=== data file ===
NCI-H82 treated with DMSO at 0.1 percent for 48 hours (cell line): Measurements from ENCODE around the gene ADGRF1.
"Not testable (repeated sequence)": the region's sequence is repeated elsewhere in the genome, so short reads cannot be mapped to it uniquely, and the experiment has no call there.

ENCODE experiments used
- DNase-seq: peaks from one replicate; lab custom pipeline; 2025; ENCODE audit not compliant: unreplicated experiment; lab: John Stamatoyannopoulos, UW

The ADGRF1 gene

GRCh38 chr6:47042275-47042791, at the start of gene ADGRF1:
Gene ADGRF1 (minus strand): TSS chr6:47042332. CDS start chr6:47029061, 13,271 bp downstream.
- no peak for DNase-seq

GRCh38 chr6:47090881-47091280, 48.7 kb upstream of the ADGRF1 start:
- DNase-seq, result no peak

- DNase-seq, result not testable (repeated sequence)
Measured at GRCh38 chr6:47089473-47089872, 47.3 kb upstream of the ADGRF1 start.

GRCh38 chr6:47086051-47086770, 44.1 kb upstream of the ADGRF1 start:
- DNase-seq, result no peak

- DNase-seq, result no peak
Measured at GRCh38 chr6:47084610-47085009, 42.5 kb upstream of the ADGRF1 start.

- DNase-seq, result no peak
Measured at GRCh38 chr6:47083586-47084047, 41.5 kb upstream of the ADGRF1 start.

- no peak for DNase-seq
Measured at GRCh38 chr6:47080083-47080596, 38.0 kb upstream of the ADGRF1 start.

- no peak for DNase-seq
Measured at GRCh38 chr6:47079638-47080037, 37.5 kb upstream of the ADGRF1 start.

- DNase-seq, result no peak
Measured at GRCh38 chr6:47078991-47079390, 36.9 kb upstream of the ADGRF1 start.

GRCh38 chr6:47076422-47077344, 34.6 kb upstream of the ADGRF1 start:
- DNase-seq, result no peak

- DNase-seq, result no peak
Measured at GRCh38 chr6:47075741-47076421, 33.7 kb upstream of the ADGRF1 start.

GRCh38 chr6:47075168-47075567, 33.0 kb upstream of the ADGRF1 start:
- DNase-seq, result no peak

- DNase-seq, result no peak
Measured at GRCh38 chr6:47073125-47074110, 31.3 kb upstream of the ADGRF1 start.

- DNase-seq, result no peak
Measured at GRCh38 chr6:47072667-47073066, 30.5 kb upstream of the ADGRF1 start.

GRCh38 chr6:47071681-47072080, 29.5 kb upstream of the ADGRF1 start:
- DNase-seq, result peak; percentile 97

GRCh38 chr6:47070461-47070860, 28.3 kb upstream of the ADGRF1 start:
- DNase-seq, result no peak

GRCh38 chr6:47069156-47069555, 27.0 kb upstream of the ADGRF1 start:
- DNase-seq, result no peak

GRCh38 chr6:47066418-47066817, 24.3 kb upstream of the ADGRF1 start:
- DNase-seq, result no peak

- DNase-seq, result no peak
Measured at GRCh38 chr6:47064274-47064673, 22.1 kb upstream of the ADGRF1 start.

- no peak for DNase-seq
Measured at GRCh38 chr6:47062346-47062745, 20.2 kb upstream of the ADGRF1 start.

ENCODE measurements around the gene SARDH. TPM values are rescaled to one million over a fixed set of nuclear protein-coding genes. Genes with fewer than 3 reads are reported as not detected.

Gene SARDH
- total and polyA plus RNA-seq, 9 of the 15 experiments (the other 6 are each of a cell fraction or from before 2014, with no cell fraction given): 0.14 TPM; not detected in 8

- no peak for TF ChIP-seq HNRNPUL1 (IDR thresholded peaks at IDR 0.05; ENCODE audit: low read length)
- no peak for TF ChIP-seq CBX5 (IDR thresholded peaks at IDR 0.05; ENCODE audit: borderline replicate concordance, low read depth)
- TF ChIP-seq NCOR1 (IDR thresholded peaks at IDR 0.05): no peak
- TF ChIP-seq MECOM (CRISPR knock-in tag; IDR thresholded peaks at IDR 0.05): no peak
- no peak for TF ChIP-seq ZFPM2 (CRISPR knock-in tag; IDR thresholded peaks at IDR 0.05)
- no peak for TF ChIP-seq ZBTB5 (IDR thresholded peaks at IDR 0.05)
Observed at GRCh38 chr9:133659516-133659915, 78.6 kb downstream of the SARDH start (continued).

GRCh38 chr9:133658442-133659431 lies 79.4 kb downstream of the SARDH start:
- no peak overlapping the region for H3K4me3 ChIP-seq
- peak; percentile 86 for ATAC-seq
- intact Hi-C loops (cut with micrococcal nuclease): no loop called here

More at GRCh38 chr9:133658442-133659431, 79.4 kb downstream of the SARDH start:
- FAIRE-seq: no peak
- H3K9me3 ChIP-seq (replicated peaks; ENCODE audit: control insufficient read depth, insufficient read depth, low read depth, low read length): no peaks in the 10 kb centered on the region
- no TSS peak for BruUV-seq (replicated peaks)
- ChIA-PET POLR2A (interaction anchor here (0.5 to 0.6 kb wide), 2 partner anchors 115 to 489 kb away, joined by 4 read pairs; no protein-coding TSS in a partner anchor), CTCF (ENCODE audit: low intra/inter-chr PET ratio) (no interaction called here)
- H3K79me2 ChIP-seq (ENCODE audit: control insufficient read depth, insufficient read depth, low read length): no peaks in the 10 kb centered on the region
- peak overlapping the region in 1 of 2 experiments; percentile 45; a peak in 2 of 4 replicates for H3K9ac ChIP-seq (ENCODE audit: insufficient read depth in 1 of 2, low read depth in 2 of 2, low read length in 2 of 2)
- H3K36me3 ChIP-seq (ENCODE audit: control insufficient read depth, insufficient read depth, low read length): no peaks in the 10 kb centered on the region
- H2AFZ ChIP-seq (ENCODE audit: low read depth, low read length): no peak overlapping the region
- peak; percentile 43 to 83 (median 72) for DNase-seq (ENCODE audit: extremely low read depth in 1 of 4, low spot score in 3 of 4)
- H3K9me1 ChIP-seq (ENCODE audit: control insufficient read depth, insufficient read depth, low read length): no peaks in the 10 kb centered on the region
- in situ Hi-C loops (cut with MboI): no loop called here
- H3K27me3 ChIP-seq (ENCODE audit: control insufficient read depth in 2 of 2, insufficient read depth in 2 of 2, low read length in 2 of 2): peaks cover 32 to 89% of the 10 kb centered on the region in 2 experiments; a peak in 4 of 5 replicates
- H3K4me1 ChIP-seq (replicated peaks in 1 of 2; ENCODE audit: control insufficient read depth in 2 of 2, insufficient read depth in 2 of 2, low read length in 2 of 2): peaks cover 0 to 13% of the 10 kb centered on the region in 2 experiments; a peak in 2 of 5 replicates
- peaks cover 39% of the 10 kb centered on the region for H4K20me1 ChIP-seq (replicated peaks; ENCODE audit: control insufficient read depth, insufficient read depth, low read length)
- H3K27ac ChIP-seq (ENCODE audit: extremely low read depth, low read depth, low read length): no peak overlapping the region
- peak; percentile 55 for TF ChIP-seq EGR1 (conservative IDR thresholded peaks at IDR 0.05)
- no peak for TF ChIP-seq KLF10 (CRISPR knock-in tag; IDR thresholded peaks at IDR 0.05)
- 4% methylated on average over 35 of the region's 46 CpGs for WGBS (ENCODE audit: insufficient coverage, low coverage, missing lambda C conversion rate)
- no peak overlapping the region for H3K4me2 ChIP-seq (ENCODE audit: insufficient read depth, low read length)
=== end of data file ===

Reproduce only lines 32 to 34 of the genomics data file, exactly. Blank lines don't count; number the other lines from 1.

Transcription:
Measured at GRCh38 chr6:47073125-47074110, 31.3 kb upstream of the ADGRF1 start.

- DNase-seq, result no peak
Measured at GRCh38 chr6:47072667-47073066, 30.5 kb upstream of the ADGRF1 start.